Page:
I knew it was an orchid, but didn't know anything more. I remembered seeing a photo of this species before, however, thanks to Andrew Gibson, so I sent it to him. He promptly returned a species ID: Grass-leaved Ladies'-tresses (Spiranthes vernalis). The orchid is about a foot tall, and the small white flowers wind up and around the stalk. 

After we finished setting up the second malaise trap and had thoroughly complained about the broken trap and lack of cord to set up anymore, I heard a buzzing sound and looked at a nearby oak branch. At first, I thought it was a leaf-footed bug (Coreidae), but realized it was something more interesting.

Of course it's an assassin bug.

A stout assassin bug, one of the Bee Assassins (genus Apiomerus), had flown nearby. This one is Apiomerus crassipes, an assassin that ranges from the central to eastern US. I don't often encounter these guys, so it was an exciting find for me. Other species in the genus can be brightly colored in red and yellow, but this species apparently opts for a sophisticated black with red accents.

After my foray in the field, it was time to sort some leaf litter samples. I found some interesting beetles, a few centipedes and millipedes, and other miscellanea. However, I'm working in a mite lab, so it was time to learn some mites. Mites 101 consumed my second day.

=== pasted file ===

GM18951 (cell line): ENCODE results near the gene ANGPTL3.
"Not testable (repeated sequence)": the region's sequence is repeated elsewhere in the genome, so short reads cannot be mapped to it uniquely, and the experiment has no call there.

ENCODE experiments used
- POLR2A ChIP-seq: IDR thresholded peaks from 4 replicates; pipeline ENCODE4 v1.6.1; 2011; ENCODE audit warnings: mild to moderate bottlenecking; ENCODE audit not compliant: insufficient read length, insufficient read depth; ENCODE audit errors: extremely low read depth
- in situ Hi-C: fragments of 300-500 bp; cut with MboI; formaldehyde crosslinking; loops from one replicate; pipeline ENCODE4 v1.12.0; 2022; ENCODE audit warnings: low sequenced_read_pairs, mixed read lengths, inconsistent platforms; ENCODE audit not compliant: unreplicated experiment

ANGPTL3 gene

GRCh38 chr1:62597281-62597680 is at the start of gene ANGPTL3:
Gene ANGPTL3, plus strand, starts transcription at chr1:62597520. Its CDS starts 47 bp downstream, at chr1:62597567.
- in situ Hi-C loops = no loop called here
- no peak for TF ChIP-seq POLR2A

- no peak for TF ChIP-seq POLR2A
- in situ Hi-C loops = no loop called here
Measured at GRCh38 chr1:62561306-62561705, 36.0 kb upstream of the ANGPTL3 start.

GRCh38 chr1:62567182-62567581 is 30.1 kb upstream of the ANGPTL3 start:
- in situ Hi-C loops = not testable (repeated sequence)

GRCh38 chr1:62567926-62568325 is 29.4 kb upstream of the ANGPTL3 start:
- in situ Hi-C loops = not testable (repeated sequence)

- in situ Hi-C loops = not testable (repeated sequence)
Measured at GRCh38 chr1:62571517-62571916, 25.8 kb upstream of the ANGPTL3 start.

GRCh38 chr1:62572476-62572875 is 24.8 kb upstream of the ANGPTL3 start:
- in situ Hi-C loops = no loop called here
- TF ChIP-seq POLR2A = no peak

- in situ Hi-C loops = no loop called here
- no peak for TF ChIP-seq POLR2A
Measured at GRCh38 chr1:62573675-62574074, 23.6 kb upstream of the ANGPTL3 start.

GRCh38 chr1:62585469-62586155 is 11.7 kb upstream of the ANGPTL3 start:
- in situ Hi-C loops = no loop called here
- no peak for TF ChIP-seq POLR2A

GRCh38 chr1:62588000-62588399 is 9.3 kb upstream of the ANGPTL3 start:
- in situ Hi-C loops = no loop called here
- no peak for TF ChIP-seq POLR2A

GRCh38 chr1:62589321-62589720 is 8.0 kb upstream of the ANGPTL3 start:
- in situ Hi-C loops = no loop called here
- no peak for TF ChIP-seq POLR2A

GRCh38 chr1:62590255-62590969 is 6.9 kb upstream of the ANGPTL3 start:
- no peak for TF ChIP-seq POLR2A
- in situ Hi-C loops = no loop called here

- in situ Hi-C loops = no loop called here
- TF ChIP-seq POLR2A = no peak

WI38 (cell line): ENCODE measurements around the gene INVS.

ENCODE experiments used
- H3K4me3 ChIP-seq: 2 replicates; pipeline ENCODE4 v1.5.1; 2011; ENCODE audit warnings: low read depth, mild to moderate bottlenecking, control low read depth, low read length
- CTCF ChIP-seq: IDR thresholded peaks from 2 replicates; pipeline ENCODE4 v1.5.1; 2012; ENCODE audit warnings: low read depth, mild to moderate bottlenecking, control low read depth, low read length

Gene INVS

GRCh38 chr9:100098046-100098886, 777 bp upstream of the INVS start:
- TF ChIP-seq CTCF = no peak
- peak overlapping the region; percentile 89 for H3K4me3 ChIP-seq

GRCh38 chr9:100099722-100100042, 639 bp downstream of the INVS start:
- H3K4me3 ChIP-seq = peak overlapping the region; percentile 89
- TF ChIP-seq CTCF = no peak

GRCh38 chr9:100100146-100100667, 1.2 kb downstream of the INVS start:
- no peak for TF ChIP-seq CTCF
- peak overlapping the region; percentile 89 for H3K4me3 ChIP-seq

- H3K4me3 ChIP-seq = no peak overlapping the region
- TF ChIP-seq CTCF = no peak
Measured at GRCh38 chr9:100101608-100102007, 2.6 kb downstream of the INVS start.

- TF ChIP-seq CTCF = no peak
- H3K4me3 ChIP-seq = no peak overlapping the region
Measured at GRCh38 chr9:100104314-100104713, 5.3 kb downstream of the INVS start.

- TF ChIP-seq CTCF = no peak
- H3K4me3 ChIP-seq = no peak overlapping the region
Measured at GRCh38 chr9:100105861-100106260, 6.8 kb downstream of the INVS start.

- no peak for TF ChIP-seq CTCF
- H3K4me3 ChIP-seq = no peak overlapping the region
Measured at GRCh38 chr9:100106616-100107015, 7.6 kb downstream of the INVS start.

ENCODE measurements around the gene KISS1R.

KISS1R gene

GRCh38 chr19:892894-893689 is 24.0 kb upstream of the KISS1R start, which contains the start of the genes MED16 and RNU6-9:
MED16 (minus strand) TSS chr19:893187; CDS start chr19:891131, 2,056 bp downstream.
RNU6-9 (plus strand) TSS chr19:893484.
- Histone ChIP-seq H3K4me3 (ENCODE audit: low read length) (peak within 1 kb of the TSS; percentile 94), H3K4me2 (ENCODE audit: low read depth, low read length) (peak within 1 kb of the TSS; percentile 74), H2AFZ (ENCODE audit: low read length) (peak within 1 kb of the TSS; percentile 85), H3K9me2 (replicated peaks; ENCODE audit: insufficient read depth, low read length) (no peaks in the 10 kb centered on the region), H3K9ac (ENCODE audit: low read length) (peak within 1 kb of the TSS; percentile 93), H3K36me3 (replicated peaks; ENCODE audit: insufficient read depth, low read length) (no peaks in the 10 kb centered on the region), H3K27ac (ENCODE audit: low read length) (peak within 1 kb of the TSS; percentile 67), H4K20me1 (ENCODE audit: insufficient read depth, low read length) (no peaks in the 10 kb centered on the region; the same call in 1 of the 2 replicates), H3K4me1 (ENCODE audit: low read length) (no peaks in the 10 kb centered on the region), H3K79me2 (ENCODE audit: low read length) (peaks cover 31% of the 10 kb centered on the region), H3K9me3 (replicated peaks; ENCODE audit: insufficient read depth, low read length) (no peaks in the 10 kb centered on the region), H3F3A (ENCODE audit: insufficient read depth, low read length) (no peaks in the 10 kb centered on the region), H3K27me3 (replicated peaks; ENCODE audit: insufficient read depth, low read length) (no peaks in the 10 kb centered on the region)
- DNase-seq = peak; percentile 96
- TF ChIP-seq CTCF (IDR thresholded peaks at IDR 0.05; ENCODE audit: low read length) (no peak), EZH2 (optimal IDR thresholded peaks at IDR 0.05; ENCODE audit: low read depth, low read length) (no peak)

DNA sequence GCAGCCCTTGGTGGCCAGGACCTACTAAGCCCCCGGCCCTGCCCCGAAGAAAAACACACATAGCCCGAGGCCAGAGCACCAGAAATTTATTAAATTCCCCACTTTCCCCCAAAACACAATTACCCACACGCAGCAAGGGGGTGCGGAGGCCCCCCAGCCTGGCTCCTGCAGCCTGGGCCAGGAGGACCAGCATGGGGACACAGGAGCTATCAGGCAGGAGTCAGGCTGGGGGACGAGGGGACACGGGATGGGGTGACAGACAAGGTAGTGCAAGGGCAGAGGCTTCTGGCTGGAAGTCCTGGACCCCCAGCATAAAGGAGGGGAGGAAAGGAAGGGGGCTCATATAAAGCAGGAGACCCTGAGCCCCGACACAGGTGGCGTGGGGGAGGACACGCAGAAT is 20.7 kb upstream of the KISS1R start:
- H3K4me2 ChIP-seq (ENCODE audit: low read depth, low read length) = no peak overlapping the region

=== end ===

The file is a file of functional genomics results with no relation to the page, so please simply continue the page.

To summarize, there's more to mites than just velvet mites, which are the ones I'm vaguely familiar with. Much of the diversity in mites is in the suborder Prostigmata (which does include the velvet mites), and I took a few photos of various groups within the Prostigmata for my notes. I'll include a few here, if for no other reason than to show some mites you may not know about. All these mites are pretty tiny, so these photos were taken through a microscope.

Labidostommatina mites. Large chelicerae (can't really see in the photo), predatory.

Whirligig mite, family Anystidae. Legs appear to originate from central point.

Snout mites (Family Bdellidae, genus Bdella). Look kind of cute.

Smarididae. Mites with mouthparts inside their body, which they can vomit up. Have setae on their bodies that make them look oddly fuzzy.

I'm still processing a bunch of mite information, so I'll stop here, rather than write something potentially wrong. It's neat to learn about this group and see the diversity, and hopefully I'll get it organized in my head soon.

Now to get some sleep before heading back to the lab tomorrow.